2) Synthesis of 3-cyclohexen-1-isocyanate cyclohex-3-enylmethyl Carbamate
A Benzene solution of isocyanate (65 ml), 3-cyclohexene-1-methanol (3.50 ml), and pyridine (3.00 ml) were mixed in a 250 ml 3-neck flask, refluxing for 6 hrs. Then water (100 ml) was added in. The mixture was refluxed for another 1 hr. The mixture was then washed with 0.05 M HCl three times, followed by water three times. The organic phase was then separated from the water phase and dried with magnesium sulfate for several hours before benzene was removed by rotary evaporation to give a liquid. It was purified by column chromatography with 60% yield. This liquid material was identified by its spectra. IR (neat, in cm−1): 3340, 3025, 2915, 2845, 2255, 1700, 1525, 1440, 1305, 1270, 1235, 1140, 1050, 975, 925, 875, 780, 750, 720, 655. 1H NMR (CDCl3, in ppm): δ 7.1 (d, m, 1H), 5.7-5.5 (d, s, 4H), 3.8 (d, s, 2H), 3.5 (s, m, 1H), 3.3 (d, s, 2H), 2.2-1.6 (complex, s, 9H), 1.5-1.1 (complex, m, 2H). Its purity was verified by TLC.
3) Synthesis of 3,4-epoxycyclohexyl-1-isocyanate 3,4-epoxycyclohexylmethyl Carbamate (Uret1)
3-cyclohexen-1-isocyanate cyclohex-3-enylmethyl carbamate (9.80 g) was dissolved in methylene chloride (75 ml) and acetone (75 ml) in a four-neck flask equipped with a mechanical stirrer, a pH meter and two adding funnels. A pH 7.5/0.1 M phosphate buffer (50 ml) and an 18-crown-6 crown ether (0.75 g) were then added into the mixture. The mixture was stirred in an ice bath to reduce its temperature to below 5° C. before the start of the simultaneous addition of a 0.5 M KOH aqueous solution and a solution of OXONE (potassium peroxymonosulfate, 36.9 g in 200 ml water containing 0.05 g of ethylenediaminetetraacetic acid). Rapid stirring was continued throughout the addition, and the temperature was kept below 5° C. all the time. The relative addition speed of the two solutions was adjusted to keep the pH of the reaction mixture in between 7 and 8. Addition of the OXONE solution was completed in 2 hrs, followed by additional 3.5 hrs of stirring, and the pH was maintained in the above range by a slow addition of 1.0 M KOH. Then the organic phase was isolated, dried with magnesium sulfate, filtered and evaporated to give a 92% yield of the liquid diepoxide identified by IR and NMR. IR (neat, in cm−1): 3340, 2940, 1700, 1530, 1435, 1310, 1255, 1225, 1045, 800. 1H NMR (CDCl3, in ppm): δ 5.0 (d, m, 1H), 4.6 (s, m, 1H), 3.8 (m, m, 2H), 3.6 (s, m, 1H), 3.2-3.0 (m, s, 4H), 2.4-0.9 (complex, 12H). The synthesis scheme for Uret1 is diagrammed below:
This example discloses the synthesis of Uret2.
1) Synthesis of 3-cyclohexen-1-isocyanate 2-(3-cyclohexenyl)-2-propyl Carbamate
3-cyclohexen-1-isocyanate 2-(3-cyclohexenyl)-2-propyl carbamate was obtained by following the same procedure as for 3-cyclohexen-1-isocyanate cyclohex-3-enylmethyl carbamate except 2-(3-cyclohexenyl)-2-propanol was used to replace 3-cyclohexen-1-methanol. It was purified by column chromatography with 44% yield. Spectra confirmed the structure. IR (neat, in cm−1): 3333, 3025, 2928, 2825, 1620, 1531, 1438, 650. 1H NMR (CDCl3, in ppm): δ 5.7-5.5 (d, s, 4H), 3.7 (s, m, 1H), 2.4-1.3 (complex, 14H), 1.2 (m, s, 6H). Its purity was verified by TLC.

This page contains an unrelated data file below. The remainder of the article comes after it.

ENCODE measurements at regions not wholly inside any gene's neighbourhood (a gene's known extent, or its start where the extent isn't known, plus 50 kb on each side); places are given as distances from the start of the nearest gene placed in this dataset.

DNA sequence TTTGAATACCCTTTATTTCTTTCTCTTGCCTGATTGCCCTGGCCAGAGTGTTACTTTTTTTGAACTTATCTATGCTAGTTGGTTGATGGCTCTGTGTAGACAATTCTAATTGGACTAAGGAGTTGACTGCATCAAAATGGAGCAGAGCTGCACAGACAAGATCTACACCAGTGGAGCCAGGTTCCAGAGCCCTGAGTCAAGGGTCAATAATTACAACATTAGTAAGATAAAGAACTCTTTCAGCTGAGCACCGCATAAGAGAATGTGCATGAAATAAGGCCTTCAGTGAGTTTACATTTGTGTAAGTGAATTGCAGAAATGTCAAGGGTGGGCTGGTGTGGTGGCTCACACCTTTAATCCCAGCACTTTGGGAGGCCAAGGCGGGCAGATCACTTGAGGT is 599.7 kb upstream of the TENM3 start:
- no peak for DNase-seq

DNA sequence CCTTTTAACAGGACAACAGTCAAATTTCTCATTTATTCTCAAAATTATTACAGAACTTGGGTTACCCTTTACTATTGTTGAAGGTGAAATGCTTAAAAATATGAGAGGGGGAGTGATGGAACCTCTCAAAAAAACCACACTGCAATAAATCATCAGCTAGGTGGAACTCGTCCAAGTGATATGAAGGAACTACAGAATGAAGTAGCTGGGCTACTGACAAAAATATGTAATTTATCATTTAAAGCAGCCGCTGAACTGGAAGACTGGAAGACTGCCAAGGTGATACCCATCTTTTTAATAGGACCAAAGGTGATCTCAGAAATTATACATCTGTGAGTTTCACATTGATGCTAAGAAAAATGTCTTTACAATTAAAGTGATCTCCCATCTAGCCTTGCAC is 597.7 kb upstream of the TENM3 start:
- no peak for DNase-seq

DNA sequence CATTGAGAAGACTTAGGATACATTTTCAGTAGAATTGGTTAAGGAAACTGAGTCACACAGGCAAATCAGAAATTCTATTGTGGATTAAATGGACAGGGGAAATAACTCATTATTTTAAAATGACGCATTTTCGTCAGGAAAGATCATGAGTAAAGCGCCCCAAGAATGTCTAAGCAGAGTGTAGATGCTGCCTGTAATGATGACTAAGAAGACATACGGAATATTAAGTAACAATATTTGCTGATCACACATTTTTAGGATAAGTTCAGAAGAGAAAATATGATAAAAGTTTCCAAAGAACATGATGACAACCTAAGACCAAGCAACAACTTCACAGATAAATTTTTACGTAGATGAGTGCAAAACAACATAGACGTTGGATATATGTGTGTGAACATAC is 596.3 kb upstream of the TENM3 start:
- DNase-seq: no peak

2) Synthesis of 3,4-epoxycyclohexyl-1-isocyanate 2-(3,4-epoxycyclohexyl)-2-propyl Carbamate (Uret2)
Following the same procedure as for Uret1, a 95% yield of Uret2 was obtained and identified by IR and NMR. IR (neat, in cm−1): 3345, 2974, 2925, 1700, 1525, 1358, 802. 1H NMR (CDCl3, in ppm): δ 3.6 (s, m, 1H), 3.3-3.0 (d, s, 4H), 2.4-1.3 (complex, 14H), 1.2 (m, s, 6H).
This example discloses the synthesis of Uret3.
1) Synthesis of Cyclohex-3-enylmethyl Chloroformate 2-(1-cyclohexenyl)ethyl Carbamate
To the methylene chloride solution (40 ml) of triphosgene (2.20 g), a methylene chloride solution (60 ml) of 3-cyclohexen-1-methanol (2.40 ml) and pyridine (3.50 ml) was slowly added. The addition was completed in 1 hr. The mixture was then refluxed for 1 hour, cooled down to room temperature, and stirred for another 2 hrs. A yellowish green solution was obtained.
Methylene chloride solution (50 ml) of 2-(1-cyclohexenyl) ethylamine (2.70 ml) and pyridine (3.50 ml) was added into the above mentioned yellowish green solution in one portion. Instantly, the color of the mixture changed from yellowish green to pink. The mixture was refluxed for 2 hrs. Then it was washed with 0.5 M HCl, water, 5% sodium bisulfite solution, 2.5% sodium bicarbonate solution, and saturated sodium chloride solution before it was dried with magnesium sulfate, filtered, and evaporated to give a 80% yield of liquid. Its structure was confirmed by the IR and NMR spectra. IR (neat, in cm−1): 3403, 3341, 3019, 3017, 2845, 1718, 1515, 1439, 1254, 742, 653. 1H NMR (CDCl3, in ppm): δ 5.6 (t, s, 2H), 5.5-5.3 (m, m, 1H), 4.0(m, m, 2H), 3.5 (d, s, 2H), 3.3 (d, m, 1H), 2.2-1.2 (complex, 17H). Its purity was verified by TLC.
1) Synthesis of 3,4-epoxycyclohexylmethyl 2-(1,2-epoxycyclohexyl)ethyl Carbamate (Uret3)
Following the same procedure as for Uret1, an 89% yield of Uret3 in the form of a liquid was obtained and identified by IR and NMR. IR (neat, in cm−1): 3345, 2932, 1708, 1520, 1436, 1252, 735. 1H NMR (CDCl3, in ppm): δ 5.1 (s, w, 1H), 3.9-3.7 (m, m, 2H), 3.4-2.9 (complex, 6H), 2.2-0.9 (complex, 16H). The synthesis scheme for Uret3 is diagrammed below:
This example discloses the synthesis of Uret4.
1) Synthesis of Phenylene-1,4-diisocyanate Bis-(cyclohex-3-enylmethyl) Dicarbamate